How to Create a Great First Impression in Your Video Presentations


It’s vital to manage your first impressions, whether you are doing video presentations for your personal brand or business brand.

Initially, your viewer may have no idea who you are or what you do. Or they may view your video outside of your web platform or out of context. First-time viewers can be less forgiving and simply judge you by what they see.

Remember your viewer will experience you at an intimate distance

Some Harvard Findings!

As I have mentioned in previous articles, a study by Harvard stated that: “Within a few seconds people have judged your social and economic level, your level of education, and even your level of success. Within minutes, they’ve also decided your level of intelligence, trustworthiness, competence, friendliness, and confidence”.

Yikes! You only get one shot at making a positive first impression (that’s in the flesh). Imagine how that translates to your business video, where your viewer can pause, replay or go full screen on your presentation and scrutinize you even more intensely? Remember, the viewer of your video presentation is only an arm’s length away from you on their viewing screen. This is an intimate distance, and very different compared to if you were presenting to a live audience, or even if you were meeting face to face.

You only get one shot at making a positive first impression

I always stress to my clients that the key to creating compelling online video presentations is not merely to “be yourself” – rather it is to be your “best self.”

Here are my Top Tips for Creating a Great First Impression on Video:

  • Check your background. Your background setting must be congruent with how you want your brand to be perceived. Does it add to your brand or does it distract? Could you incorporate some subtle form of product placement in the background?
  • Good lighting is essential. Don’t have your back to the window. Make sure you are facing your light source. Good camera lighting is your “friend” on camera. Done well, it can make you look even better than you do in the flesh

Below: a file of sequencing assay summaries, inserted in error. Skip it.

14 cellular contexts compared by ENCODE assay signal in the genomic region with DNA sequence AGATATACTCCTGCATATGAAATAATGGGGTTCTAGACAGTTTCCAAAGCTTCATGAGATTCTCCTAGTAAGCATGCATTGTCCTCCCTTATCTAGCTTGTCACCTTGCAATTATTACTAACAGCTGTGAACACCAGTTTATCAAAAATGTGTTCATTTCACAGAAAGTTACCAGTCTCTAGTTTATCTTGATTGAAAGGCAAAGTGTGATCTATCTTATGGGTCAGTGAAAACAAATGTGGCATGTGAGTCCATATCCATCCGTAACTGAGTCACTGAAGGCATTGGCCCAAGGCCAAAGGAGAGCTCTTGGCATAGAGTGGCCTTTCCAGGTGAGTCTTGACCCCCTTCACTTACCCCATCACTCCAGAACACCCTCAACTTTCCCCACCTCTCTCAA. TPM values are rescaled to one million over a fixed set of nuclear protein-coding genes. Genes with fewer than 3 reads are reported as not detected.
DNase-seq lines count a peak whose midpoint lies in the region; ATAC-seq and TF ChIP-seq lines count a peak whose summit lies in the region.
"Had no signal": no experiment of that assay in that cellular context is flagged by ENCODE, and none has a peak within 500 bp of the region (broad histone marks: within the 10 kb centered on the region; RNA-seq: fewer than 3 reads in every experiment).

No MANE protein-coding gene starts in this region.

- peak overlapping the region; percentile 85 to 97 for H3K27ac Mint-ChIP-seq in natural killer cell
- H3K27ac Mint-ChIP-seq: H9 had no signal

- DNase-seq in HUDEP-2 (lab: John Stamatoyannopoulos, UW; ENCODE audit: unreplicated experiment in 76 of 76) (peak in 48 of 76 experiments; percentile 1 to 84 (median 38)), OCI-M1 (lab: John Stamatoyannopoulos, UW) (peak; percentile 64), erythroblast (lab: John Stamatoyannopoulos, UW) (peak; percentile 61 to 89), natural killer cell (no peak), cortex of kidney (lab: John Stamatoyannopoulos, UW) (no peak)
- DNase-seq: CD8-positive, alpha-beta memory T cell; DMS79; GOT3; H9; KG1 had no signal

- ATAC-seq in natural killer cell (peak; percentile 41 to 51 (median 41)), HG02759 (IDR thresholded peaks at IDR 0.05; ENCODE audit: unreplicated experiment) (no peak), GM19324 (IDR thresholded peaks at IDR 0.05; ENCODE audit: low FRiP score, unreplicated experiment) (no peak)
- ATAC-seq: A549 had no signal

• Do you look the part? Is your wardrobe “on brand” and congruent with your key messages? Make sure you wear what your target market customer would expect you to be wearing if they were to do business with you

Do You Look the Part?

  • Modify your body language to cater for confines of the video frame. On screen everything is magnified, so “stage presenting” or even normal everyday body movement will look excessive on screen, and can upstage you and your delivery
  • Watch out for random body movements. Often when we are excited, nervous, or anxious we can have a tendency to shift our body weight, flap our arms and hands, or bob around which can be highly distracting to your viewer. Excessive movement on camera will upstage you every time – so make sure that any on-camera movement is a specific action (Side note: actors hack-trick: the quickest way to upstage your screen partner and steal the scene  is to move around while they speak) 
  • Write out and learn your script prior to filming. You want to have your brain fully focused on your performance – i.e. on the delivery of your message, not trying to remember what to say next (which can make you look unsure of yourself and ‘zoned-out’ on-screen). Smack-down! If you are thinking of using an Autocue – well don’t! Have some respect for your audience.  If you want them to stay engaged while watching you on a screen while you deliver your video presentation – you need to take the time to learn your content!
  • A warm genuine smile, with positive and engaging eye-contact, is essential on video.

Practice delivering your presentation to the camera (not to the mirror, or to a person in the room – that technique will fail you). The video camera will not give you any feedback like a human being does – you need to get used to receiving no feedback if you want to come across well on-screen. Several rehearsals prior to recording will help reduce speech “flubs”, as well as warm up vocals and your face and jaw (notorious places for tension) note: tension will always show on screen.

  • To help with tension, try to make yourself laugh prior to filming. Laughing will relax and emotionally free you up. It will also open your airways and put you in a great mood!

Remember you are the star. Be your “best self”. Be genuine, warm, engaging and really focus on the value that you are delivering to your viewer. Smile (it’s attractive), and most of all have HEAPS OF FUN and you will look good on video!



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